Blane’s Style Files: The Problem With Digital Fashion

Once hailed as the saviour of the fashion industry during the pandemic, where no in-person fashion shows and brand launches were taking place, digital fashion has fallen by the wayside over the past year.

The premise behind digital fashion is relatively simple – you submit a picture of yourself, choose a digital outfit, and then someone edits the outfit onto you.

What sounds on paper like every influencer’s dream is, unsurprisingly, a bit too good to be true.

Thankfully, most digital fashion brands give you an idea of what your final photo will look like by placing a mock-up of the outfit onto you in a way that’s similar to a filter on Snapchat, but ultimately, the users have to place a lot of faith in the people who actually edit the photos. Effectively, you have to hope the person editing your photo has the same vision as you for the final product.

Of course, the unavoidable fact of digital fashion is that its digital-ness is always noticeable. 

Sometimes, the evident editing is good – where else would you have the chance to ‘wear’ fantastical sci-fi outfits that defy gravity and otherwise don’t exist?

However, despite advancements in computer-generated graphics over the last 20 years or so, digital fashion photos tend to have an uncanny quality to them that draws attention out of more of a morbid curiosity than genuine adoration. This is evident in many Instagram comment sections, where some followers are more confused by the ‘clothes’ than amazed by them.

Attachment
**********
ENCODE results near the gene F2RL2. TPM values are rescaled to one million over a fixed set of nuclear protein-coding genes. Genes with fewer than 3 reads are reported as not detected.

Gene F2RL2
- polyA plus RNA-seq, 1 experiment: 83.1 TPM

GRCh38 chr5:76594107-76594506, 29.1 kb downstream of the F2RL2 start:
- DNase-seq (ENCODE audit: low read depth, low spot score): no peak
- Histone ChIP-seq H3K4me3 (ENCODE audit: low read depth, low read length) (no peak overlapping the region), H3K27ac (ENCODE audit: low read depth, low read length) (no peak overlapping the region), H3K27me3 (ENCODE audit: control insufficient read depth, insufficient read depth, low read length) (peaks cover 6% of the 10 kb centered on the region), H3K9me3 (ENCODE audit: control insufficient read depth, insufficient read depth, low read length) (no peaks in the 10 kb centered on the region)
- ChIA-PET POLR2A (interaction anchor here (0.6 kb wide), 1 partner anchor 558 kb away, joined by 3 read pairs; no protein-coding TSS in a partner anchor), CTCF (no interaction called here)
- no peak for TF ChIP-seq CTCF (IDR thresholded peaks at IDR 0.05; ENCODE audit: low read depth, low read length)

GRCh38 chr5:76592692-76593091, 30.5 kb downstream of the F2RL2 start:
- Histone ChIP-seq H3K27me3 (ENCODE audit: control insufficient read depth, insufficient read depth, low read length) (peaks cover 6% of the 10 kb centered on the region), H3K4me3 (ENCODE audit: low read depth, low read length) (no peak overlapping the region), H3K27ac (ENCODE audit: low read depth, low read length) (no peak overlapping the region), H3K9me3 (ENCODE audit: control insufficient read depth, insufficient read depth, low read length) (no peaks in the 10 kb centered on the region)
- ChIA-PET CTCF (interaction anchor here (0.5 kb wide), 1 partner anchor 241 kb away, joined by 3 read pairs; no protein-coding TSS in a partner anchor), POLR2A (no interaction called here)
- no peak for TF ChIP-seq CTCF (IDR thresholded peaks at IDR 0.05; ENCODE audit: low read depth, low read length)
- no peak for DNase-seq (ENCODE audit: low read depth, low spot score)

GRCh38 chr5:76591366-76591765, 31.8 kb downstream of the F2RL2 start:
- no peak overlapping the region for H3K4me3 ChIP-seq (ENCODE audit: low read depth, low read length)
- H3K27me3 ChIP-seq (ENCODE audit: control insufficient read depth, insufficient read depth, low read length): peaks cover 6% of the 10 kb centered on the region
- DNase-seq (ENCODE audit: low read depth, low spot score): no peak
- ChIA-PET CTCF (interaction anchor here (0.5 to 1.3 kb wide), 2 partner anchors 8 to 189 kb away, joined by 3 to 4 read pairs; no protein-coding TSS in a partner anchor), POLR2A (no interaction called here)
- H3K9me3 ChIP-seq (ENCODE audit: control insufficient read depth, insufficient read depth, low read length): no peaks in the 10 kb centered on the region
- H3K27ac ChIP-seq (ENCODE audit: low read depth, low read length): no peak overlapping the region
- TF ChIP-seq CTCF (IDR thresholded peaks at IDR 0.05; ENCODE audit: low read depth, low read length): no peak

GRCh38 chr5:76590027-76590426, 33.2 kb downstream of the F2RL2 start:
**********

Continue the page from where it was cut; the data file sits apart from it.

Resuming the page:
Digital fashion brand DressX, who have recently branched out into NFTs and metaverse avatar creation too, offer the typical digital fashion service of having ‘clothes’ available to buy, and an editing service to digitally dress you up in them. Browsing through their catalogue, you can buy a hat or a t-shirt for $15-$20, but most of the articles of clothing promoted by the site range from $75-$110. The most expensive thing I could find was the ‘Intergalactic Freedom Dress’ at a whopping $1,500. 

The biggest benefit of digital fashion has always been its eco-friendly status. There are no fast fashion sweatshops involved because you aren’t buying a physical product, instead you’re buying into a very niche piece of art; an NFT that’s slightly more useful than all the rest of them.

As someone who spends hours browsing for clothes online, I know what I expect when I buy something – the money leaves my account, I wait a few days, and then I feel the rush of excitement when I unbox whatever I’ve bought and (most importantly) I get the feeling of confidence and excitement when I get to wear the thing I’ve bought.

The core problem here is the massive sensory disconnect between real clothes and digital ‘clothes’. Clothes can be so empowering (I’m sure you’ve heard the cliché about looking great and feeling great too!), and the fact that the digital clothes never touch your body denies you any confidence you may have had if you could wear them in real life. Digital clothes then are almost a hollow façade of what clothing really is.

100% digital fashion would be a great idea if we lived 100% digital lives, but, in an era where fashion-lovers are trying to be as thrifty as possible, and bring down the cost-per-wear of every item they own through repeated use, clothes you can only ‘wear’ for a photoshoot or two just don’t cut it.